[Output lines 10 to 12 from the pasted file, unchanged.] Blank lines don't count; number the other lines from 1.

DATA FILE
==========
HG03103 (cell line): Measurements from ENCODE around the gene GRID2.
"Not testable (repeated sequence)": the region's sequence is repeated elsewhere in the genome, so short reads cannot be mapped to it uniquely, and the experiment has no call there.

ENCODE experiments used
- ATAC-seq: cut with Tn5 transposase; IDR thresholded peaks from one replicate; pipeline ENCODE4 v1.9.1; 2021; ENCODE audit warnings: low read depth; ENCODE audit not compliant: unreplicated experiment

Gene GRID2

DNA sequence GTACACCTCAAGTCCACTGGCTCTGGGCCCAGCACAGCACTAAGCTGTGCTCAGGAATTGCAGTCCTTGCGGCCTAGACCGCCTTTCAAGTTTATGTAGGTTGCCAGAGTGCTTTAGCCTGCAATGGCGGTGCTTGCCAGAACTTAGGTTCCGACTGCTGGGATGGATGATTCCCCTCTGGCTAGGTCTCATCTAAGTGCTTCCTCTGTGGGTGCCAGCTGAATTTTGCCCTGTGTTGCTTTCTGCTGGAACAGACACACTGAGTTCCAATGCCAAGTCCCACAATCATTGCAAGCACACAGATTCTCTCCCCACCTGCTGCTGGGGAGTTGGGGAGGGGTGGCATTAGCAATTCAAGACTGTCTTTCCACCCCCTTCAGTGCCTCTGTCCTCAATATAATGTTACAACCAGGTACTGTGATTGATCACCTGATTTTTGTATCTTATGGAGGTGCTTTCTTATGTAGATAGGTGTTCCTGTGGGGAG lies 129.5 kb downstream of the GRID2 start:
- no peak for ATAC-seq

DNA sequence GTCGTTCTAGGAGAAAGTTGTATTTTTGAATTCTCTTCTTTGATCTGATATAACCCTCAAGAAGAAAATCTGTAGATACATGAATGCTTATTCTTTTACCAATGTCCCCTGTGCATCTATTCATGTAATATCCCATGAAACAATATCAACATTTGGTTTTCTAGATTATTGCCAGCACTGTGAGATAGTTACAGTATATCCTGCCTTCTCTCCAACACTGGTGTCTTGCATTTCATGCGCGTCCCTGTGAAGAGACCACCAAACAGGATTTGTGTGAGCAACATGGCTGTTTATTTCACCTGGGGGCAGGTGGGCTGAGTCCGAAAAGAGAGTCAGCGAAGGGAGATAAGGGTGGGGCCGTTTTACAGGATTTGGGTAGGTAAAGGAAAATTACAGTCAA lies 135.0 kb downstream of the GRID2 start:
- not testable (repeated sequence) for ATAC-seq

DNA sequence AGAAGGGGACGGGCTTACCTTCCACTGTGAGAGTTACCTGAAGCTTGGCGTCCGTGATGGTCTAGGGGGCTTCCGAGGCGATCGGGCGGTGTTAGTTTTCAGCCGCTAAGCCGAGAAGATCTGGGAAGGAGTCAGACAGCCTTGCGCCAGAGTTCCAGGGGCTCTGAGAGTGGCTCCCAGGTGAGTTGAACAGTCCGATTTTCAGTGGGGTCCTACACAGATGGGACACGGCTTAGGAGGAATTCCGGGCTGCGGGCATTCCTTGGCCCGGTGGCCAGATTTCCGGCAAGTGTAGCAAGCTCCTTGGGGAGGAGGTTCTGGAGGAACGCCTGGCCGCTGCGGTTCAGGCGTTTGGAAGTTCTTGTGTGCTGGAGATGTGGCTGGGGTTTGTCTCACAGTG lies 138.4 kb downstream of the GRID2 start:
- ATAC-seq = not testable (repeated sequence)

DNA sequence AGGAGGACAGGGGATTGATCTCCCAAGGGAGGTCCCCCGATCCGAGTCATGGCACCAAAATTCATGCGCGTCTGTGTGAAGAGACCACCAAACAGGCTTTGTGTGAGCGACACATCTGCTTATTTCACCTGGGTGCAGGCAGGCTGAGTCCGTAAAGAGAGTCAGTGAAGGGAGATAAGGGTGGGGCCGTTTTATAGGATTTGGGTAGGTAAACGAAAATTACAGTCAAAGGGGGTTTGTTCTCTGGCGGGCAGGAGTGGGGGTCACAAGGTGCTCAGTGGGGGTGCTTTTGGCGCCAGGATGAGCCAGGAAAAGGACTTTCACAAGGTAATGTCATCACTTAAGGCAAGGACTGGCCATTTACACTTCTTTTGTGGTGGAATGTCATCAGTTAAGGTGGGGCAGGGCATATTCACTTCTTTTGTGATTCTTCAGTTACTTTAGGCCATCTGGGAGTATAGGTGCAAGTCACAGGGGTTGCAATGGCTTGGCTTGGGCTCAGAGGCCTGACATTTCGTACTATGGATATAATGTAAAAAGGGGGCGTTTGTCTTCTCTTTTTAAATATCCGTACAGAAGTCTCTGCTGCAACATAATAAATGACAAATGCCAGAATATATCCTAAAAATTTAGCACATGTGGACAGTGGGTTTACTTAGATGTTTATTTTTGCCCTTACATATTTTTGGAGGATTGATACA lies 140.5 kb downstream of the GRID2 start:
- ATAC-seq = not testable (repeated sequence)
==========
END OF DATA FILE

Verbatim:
DNA sequence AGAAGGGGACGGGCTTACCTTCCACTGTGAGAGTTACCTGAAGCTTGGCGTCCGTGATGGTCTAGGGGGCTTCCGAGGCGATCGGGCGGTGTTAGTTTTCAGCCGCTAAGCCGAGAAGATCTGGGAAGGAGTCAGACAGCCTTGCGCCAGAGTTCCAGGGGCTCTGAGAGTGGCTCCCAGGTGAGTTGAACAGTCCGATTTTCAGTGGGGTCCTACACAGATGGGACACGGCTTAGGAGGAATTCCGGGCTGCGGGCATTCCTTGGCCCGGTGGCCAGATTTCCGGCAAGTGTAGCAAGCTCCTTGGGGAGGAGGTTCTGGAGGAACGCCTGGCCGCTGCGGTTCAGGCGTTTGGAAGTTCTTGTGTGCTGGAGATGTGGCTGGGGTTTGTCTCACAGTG lies 138.4 kb downstream of the GRID2 start:
- ATAC-seq = not testable (repeated sequence)

DNA sequence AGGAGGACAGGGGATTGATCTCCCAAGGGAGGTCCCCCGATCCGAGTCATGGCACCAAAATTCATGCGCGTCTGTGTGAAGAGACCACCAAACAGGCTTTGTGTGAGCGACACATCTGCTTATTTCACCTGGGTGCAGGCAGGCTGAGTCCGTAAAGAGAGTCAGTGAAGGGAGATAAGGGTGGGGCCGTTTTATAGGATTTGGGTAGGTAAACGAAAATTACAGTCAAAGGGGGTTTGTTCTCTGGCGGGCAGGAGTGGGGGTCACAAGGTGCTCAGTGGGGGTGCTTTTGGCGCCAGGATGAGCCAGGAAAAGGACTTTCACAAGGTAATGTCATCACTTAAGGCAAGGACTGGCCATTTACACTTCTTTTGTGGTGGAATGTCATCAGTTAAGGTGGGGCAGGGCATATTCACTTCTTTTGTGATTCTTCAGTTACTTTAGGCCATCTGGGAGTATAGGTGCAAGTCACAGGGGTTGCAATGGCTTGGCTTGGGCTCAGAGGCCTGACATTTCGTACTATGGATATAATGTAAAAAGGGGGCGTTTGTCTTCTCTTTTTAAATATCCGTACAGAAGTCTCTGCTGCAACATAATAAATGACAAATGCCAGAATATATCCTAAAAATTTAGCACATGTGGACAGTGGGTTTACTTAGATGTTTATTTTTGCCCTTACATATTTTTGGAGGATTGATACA lies 140.5 kb downstream of the GRID2 start: